Both sections of the work are immensely useful. Specialists in the field will find more to grapple with in Part II, which might well have constituted a book in its own right. The individual chapters of Part I ought to find their ways onto reading lists for doctoral candidates, and should be assigned in seminars on ancient Judaism. The only real drawback to the book is that the two halves feel somewhat bifurcated, as Keil's considerable talents are used much more effectively in the second part.
Yishai Kiel's Sexuality in the Babylonian Talmud is a fine example of the burgeoning maturity of the academic field of Talmud. The breadth of his training and knowledge, evident on every page of this book, is remarkable. Not only is he well trained in the textual transmission of rabbinic literature, as his extensive use of manuscripts and Genizah fragments make abundantly clear along, but he has mastered the entirety of the "traditional" commentary oeuvre. He reads not only Greek and Latin so as to situate Roman Palestinian documents within the context of the period of their composition and promulgation, but also Syriac and Pahlavi so as to do the same for documents from the Sassanian East. Through careful textual comparison, Kiel demonstrates how sexuality is a prime locus for rabbinic exploration of what makes and ought to make Jews and Judaism distinct from others.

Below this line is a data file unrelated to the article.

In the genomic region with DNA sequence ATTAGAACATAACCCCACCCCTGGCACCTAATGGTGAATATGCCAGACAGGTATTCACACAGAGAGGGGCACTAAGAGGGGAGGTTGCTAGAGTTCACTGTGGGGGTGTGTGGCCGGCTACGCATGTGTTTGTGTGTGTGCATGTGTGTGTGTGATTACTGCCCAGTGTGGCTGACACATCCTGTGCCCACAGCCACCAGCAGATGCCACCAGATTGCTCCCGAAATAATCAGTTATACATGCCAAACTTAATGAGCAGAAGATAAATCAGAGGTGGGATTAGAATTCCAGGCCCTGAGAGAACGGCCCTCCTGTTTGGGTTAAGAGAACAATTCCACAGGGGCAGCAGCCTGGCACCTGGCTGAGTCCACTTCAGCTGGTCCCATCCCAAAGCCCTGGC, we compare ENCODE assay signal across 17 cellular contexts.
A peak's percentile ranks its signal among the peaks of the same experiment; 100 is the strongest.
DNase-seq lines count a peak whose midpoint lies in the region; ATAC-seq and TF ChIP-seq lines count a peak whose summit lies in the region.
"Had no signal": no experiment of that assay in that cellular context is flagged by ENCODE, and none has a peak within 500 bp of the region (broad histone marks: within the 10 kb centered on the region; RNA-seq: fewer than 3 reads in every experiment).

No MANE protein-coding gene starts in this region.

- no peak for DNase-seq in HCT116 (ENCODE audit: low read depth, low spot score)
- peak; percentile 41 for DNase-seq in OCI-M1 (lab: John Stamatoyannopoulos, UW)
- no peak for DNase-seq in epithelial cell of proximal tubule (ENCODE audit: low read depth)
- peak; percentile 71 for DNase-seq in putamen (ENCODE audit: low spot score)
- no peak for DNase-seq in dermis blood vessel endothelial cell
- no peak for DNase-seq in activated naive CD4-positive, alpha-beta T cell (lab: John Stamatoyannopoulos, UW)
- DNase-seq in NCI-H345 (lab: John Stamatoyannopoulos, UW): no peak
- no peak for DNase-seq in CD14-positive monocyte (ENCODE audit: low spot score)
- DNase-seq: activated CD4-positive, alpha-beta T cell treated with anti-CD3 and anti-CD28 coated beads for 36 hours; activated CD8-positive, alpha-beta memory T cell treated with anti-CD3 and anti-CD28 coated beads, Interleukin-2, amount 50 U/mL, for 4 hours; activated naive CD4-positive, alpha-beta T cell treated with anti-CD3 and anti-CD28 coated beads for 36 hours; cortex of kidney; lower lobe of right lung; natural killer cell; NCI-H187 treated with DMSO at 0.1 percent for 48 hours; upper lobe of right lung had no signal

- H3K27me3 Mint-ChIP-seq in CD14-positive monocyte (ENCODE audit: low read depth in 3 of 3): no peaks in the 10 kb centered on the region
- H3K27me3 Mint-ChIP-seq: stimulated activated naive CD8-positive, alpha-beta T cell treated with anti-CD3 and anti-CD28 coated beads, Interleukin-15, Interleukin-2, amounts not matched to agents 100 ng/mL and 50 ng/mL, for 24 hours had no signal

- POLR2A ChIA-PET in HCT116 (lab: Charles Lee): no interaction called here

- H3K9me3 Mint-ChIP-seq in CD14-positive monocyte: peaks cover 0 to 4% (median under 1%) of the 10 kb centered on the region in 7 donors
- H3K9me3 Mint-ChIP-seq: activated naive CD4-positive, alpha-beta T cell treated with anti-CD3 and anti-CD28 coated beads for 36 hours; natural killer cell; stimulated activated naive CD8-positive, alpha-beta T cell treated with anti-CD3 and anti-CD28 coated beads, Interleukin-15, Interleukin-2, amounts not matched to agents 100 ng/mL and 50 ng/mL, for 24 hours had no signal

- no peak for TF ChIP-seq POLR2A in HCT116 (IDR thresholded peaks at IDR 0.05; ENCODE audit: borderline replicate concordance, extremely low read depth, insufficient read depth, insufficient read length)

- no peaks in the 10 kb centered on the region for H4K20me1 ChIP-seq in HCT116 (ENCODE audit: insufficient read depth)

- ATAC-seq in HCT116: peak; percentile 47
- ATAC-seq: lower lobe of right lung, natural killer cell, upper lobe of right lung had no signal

Dr. Noah Bickart was recently the Jacob and Hilda Blaustein Postdoctoral Fellow at the Yale Department of Judaic Studies and will begin teaching at John Carroll University in the fall.
 See Steven Fraade, "Ascetical Aspects of Ancient Judaism," in Jewish Spirituality: From the Bible to the Middle Ages, edited by Arthur Green. (New York: Crossroad, 1988), 257
 Richard Kalmin, Jewish Babylonia between Persia and Roman Palestine (Oxford and New York: Oxford University Press, 2006); idem, Migrating Tales: The Talmud's Narratives and Their Historical Context. (Oakland: University of California Press, 2014).
 p. 185.
 I treat one such counterexample in a forthcoming article on anal sex in rabbinic literature.